The Most Common Workplace Injuries and What to Do About Them

Compensation Lawyers Sydney

Workplace injuries take a serious toll not only on Australian employers and their employees, but also on the economy. As indicated by statistics gathered by Safe Work Australia, work-related injuries cost the Australian economy approximately $60 billion per year. That’s equivalent to approximately 5% of GDP.

With so much at stake, here’s what you should know about the most common workplace injuries and how to handle them.

The causes of most Australian workplace injuries

Safe Work Australia defines a “serious” workers’ compensation claim as one in which the “compensated injury or disease resulted in one week or more off work”. Preliminary data indicates that Australian workers filed 106,260 such claims in 2016-2017.

Preliminary data for that time also indicates that 40,330 or 38% of the workers who made this type of claim sustained injuries or experienced illness due to “body stressing”. More than 25,000 workers (24% of workers) sustained injuries due to slips, trips or falls; and more than 16,500 workers (16% of workers) got hurt when they were hit by moving objects.

Injuries and illnesses caused by the following accounted for the remaining serious workers’ compensation claims in 2016-17:

  • hitting objects with a part of the body;
  • mental stress;
  • other “mechanisms of incident”, such as biological factors, sound and pressure, roll over, slide or cave-in, and unspecified causes;
  • vehicle collisions;
  • heat, electricity and other environmental factors;
  • chemicals and other substances.

Some common types of workplace injuries

In addition to documenting the causes of most serious workers’ compensation claims in 2016-17, Safe Work Australia tracked the types of injuries the workers sustained. These comprised:

  • traumatic joint/ligament and muscle/tendon injury (41%);
  • wounds, lacerations, amputations, and internal organ damage (16%);
  • musculoskeletal and connective tissue diseases (16%);
  • fractures (11%);
  • burns (2%);
  • intracranial injuries (1%).

That’s a lot of medical jargon so now let’s take a look at what all of this really means.

In layperson’s terms, traumatic injuries involving joints, ligaments, muscles and tendons can also be classified as strains and sprains, depending on their severity. These types of injuries generally occur when poor body mechanics are used during strenuous physical activity, such as lifting and moving heavy objects. However, they can also happen when joints are stressed in slip/trip/fall accidents.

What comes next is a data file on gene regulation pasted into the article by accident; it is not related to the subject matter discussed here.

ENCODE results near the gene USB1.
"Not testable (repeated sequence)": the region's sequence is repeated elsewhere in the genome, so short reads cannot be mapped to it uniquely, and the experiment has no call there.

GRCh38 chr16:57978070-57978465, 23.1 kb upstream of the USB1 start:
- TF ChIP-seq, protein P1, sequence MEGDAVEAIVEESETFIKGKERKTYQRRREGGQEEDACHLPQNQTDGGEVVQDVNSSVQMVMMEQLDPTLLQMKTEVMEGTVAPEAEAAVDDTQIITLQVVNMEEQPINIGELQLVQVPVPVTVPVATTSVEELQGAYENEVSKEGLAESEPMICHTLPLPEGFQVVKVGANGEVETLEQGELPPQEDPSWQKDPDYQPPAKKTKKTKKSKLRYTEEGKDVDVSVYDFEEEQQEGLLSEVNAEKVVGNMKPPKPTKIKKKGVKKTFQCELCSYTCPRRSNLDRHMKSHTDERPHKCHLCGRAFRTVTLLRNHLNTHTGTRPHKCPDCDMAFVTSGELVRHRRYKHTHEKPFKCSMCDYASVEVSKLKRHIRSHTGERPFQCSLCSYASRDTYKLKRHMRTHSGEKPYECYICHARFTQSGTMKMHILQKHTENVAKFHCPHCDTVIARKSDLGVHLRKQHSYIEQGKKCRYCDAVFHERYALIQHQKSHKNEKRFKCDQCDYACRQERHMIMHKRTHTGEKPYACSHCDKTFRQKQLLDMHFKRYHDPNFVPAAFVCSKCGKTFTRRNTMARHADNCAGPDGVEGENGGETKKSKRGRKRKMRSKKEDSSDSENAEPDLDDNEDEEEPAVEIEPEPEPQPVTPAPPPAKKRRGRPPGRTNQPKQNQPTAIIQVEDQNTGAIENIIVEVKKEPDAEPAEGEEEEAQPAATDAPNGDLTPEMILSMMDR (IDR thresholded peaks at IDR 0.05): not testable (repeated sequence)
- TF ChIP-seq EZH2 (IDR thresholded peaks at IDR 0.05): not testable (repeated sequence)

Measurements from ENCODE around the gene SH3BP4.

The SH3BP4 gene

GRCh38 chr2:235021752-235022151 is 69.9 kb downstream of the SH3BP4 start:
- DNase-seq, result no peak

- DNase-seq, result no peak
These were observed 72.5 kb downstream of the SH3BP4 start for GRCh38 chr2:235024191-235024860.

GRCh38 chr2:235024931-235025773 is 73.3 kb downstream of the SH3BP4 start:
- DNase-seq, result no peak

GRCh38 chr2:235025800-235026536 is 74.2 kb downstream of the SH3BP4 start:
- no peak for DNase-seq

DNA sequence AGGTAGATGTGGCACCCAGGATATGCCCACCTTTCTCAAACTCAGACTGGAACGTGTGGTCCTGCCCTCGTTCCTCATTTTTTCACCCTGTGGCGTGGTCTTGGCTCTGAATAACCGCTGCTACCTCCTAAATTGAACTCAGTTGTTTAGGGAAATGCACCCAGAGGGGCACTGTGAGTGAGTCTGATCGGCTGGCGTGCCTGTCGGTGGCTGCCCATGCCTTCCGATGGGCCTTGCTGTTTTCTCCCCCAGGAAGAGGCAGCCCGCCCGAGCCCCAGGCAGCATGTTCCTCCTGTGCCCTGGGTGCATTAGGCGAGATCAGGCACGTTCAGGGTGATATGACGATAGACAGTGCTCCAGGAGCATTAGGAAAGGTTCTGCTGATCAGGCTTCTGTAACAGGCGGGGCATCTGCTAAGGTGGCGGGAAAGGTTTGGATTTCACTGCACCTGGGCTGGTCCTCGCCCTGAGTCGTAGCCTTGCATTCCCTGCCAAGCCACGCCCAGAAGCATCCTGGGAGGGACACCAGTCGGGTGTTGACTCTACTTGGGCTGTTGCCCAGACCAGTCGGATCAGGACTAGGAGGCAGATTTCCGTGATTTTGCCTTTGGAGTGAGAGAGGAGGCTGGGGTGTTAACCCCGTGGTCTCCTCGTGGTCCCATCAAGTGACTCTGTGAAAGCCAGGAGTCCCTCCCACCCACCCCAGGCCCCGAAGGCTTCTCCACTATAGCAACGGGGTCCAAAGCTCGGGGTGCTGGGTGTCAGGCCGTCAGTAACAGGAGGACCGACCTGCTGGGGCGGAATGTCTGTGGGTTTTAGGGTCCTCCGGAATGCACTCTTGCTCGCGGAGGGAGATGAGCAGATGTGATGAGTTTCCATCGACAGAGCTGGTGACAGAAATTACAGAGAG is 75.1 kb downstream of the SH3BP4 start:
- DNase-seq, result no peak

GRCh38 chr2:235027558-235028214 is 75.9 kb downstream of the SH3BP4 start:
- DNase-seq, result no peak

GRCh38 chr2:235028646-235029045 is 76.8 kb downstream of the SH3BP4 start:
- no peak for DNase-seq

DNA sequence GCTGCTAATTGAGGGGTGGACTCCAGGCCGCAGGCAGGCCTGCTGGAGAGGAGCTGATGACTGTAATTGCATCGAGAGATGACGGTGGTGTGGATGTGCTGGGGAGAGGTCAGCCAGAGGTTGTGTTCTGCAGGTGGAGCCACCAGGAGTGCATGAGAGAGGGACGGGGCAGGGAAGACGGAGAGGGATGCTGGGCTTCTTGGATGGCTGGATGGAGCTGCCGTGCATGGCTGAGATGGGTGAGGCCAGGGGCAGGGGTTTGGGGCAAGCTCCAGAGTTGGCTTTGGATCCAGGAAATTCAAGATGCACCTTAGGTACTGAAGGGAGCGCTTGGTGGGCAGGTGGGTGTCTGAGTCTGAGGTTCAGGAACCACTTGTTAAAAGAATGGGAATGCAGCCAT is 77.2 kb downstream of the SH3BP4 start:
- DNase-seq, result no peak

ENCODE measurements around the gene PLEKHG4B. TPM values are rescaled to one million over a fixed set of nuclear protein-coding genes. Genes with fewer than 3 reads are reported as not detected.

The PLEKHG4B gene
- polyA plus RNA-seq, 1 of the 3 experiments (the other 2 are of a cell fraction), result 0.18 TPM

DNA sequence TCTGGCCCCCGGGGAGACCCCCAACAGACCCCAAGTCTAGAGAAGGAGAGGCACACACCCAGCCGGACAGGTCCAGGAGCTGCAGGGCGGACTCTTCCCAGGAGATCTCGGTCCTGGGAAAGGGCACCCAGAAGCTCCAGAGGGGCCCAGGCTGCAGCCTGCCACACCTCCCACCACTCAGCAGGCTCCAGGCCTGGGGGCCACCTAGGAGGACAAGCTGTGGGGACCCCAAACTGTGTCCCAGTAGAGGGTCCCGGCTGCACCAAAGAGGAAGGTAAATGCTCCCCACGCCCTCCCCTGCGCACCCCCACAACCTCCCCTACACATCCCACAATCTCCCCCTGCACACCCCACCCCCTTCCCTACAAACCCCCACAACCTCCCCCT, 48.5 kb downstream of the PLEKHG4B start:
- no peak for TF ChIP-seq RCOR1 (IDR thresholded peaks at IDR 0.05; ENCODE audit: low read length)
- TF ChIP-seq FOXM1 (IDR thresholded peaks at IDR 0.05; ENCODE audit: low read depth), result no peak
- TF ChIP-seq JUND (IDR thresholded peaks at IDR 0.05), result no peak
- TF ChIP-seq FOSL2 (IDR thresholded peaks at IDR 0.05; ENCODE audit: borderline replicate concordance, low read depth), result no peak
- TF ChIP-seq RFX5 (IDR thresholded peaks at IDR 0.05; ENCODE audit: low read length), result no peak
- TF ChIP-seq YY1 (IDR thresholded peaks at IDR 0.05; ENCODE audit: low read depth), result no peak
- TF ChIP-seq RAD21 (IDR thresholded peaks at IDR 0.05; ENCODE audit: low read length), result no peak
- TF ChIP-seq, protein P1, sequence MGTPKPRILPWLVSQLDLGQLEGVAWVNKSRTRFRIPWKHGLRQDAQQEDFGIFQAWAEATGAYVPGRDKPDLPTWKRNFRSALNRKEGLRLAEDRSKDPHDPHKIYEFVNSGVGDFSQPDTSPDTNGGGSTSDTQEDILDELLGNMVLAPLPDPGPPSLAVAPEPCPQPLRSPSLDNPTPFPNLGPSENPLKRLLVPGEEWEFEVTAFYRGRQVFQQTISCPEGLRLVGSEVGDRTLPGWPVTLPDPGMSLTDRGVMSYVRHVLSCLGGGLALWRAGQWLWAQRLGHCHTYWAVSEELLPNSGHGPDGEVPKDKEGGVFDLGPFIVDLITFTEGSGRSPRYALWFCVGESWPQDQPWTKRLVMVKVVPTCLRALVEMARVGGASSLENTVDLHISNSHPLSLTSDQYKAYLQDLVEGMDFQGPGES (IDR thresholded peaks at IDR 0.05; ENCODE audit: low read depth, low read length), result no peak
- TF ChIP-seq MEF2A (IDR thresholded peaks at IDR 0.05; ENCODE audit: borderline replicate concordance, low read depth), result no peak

By definition, a wound is generally classified as a bodily injury in which the skin is breached (broken) and “there is usually underlying tissue damage”. Along with these types of injuries, cuts (lacerations) and amputation (the severing of a body part) are usually attributed to workplace accidents involving sharp tools/machinery.

Musculoskeletal disorders may include but are not limited to repetitive strain or repetitive stress injuries, such as carpal tunnel syndrome and tendonitis. When classified as such, they are usually caused by “overexertion or repeating a movement incorrectly for long periods”.

Fractures are simply broken bones. The severity of these types of injuries can vary drastically depending on the mechanism of injury. Workplace accidents that cause fractures include but are not limited to slips, trips and falls.

Next, the medical definition of a burn is “damage to the skin or other body parts caused by extreme heat, flame, contact with heated objects, or chemicals”. Although they account for a very small percentage of serious workplace injuries, the potential for burn injuries shouldn’t be taken lightly.

Although intracranial injuries, or head and brain injuries, also account for a small percentage of serious workplace injuries, they can be among the most devastating. These injuries can happen when workers are hit by moving objects, or when they slip, trip and fall.

What to do about common workplace injuries

If you’ve been hurt at work, it’s important to report the matter to your employer and seek medical attention as soon as possible. It is also important to get the proper advice regarding your rights and options for legal recourse, if any.

Beyond that, there are also certain precautions you can take to reduce the risk of getting injured in the first place. These include but are not limited to:

  • using proper body mechanics when participating in strenuous activities, such as lifting heavy loads;
  • identifying and removing any tripping hazards;
  • quickly identifying and cleaning slippery surfaces, or providing adequate warning;
  • wearing proper safety gear;
  • getting proper training in the use of heavy/dangerous equipment;
  • limiting repetitive activity by varying job tasks whenever possible.

To learn more about common workplace accidents and injuries, and your options if you have been hurt at work, contact our Sydney Compensation Lawyers today.